Privacy VS Safety: Can We Have Both?

Facial recognition technology is being used more and more to help improve safety, but there are still some concerns that need to be addressed. One of the main issues is the high error rate of facial recognition, which can sometimes lead to false arrests or alarms, or detentions. There is also the concern of bias in facial recognition, which could lead to inaccurate identification and even also racial profiling and targeting. These issues put into perspective the need for control and regulation of this technology, and also the delicate trade-off between safety and privacy.

Privacy-Preserving Machine Learning (PPML)

Privacy-Preserving Machine Learning (PPML) is concerned with adversaries trying to infer private data, even from trained models. Model inversion attacks aim to reconstruct training data from model parameters, for example, to recover sensitive attributes such as the gender or genotype of an individual given the model’s output. Membership inference attacks are used to infer whether an individual was part of the model’s training set. Training data extraction attacks aim to recover individual training examples by querying the model.

A general approach that is commonly used to defend against such attacks is Differential Privacy (DP), which offers strong mathematical guarantees of the visual privacy of the individuals whose data is contained in a database.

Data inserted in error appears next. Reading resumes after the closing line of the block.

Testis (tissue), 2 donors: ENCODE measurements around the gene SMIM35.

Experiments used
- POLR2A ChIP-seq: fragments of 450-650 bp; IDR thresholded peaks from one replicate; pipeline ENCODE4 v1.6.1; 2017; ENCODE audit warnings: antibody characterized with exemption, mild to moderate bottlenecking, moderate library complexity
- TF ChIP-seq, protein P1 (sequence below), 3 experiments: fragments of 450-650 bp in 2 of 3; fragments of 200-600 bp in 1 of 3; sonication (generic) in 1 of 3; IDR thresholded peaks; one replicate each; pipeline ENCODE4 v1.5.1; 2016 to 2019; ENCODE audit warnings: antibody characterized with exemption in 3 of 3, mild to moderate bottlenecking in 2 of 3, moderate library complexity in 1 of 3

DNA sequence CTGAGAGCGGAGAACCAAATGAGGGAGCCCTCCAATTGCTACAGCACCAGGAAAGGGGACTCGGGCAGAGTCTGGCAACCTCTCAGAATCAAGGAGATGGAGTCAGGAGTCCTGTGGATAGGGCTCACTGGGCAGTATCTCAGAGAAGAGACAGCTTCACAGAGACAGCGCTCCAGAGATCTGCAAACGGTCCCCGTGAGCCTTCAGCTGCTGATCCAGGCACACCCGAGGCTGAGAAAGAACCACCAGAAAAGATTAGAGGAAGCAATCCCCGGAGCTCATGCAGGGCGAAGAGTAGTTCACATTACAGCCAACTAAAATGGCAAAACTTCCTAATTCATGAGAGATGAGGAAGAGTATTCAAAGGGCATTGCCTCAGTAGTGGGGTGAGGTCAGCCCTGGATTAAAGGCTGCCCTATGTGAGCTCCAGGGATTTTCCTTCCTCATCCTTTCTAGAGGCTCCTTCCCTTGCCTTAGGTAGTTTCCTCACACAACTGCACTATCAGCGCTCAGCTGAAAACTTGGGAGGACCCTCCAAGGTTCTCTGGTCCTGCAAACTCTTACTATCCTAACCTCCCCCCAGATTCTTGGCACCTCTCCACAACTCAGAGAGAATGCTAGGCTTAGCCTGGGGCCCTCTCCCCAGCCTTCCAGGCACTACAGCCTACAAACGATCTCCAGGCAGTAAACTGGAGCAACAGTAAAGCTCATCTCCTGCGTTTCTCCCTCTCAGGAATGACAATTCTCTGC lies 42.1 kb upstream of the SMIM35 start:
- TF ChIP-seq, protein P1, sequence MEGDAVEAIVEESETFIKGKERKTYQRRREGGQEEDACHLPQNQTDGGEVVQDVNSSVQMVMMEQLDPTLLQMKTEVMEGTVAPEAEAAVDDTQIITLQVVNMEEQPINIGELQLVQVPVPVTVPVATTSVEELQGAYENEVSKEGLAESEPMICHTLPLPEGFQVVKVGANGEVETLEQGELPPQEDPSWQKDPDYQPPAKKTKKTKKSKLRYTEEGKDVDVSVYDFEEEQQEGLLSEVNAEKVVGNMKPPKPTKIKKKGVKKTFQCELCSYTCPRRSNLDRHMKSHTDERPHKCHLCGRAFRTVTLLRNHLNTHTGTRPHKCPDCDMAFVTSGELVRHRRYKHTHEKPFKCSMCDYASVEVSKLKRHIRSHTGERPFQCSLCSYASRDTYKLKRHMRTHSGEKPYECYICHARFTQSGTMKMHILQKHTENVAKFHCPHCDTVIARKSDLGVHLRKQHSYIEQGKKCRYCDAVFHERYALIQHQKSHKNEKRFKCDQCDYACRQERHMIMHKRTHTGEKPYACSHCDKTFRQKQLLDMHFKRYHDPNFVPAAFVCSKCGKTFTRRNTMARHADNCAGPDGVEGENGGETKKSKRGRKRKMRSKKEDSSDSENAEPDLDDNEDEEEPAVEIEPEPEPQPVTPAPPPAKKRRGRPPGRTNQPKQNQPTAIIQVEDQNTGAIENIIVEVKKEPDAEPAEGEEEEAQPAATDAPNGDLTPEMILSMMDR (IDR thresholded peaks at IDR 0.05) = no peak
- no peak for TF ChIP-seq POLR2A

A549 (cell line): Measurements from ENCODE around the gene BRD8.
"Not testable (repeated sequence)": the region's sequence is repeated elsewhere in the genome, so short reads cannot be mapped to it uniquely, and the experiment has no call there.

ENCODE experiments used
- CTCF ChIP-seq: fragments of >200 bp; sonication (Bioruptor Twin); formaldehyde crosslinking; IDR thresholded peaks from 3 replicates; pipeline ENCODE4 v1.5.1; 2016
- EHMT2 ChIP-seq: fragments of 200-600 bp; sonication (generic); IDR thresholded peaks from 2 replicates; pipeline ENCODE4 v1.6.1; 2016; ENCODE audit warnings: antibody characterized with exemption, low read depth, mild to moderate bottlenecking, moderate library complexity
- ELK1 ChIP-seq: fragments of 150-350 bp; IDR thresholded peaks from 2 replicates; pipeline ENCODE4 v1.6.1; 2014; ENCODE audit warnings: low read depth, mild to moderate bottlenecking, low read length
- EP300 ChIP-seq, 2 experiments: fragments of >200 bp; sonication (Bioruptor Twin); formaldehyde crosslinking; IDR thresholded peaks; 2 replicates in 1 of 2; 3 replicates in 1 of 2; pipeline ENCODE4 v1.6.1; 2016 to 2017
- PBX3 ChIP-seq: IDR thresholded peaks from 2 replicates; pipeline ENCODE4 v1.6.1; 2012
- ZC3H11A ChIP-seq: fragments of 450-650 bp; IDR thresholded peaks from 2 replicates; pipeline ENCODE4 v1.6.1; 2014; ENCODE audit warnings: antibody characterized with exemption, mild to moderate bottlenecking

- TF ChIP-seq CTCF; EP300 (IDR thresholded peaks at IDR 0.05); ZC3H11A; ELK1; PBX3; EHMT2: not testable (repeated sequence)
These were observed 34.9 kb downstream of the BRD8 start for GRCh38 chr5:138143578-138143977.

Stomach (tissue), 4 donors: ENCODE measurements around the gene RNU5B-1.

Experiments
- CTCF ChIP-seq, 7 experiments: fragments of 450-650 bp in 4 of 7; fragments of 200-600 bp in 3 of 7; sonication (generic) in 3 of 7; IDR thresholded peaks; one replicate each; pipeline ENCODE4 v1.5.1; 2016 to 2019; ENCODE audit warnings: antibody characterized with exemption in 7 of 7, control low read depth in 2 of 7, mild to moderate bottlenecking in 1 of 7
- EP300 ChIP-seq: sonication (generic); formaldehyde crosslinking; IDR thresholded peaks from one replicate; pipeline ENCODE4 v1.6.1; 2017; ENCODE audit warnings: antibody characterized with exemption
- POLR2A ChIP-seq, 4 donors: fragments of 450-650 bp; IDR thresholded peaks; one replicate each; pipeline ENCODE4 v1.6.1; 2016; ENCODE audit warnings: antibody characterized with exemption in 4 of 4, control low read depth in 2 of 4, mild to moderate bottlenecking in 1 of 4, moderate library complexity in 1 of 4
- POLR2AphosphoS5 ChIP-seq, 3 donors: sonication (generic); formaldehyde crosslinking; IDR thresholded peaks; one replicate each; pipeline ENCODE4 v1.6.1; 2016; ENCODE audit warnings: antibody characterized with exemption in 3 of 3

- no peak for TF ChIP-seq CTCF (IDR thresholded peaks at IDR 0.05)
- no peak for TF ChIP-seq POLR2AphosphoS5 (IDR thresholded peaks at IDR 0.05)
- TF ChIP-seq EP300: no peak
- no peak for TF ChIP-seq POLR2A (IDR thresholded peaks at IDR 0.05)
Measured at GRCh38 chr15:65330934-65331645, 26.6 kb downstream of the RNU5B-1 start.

Methods To Prevent Privacy Breaches During Training and Inference of Computer Vision Models:

● Use of a data anonymization technique such as k-Anonymity.

● Use of a data obfuscation technique such as data masking.

● Use of a data encryption technique such as homomorphic encryption.

Secure enclaves, homomorphic encryption, and federated learning are all methods that can be used to prevent privacy breaches during training and inference.

Secure enclaves protect data that is currently in use, homomorphic encryption allows mathematical operations on ciphertext instead of on the actual data, and federated learning allows multiple data owners to train a model collectively without sharing their private data. Secure multi-party computation (MPC) is a subfield of cryptography with the goal of designing protocols to allow parties to jointly compute a function over their inputs while keeping those inputs private.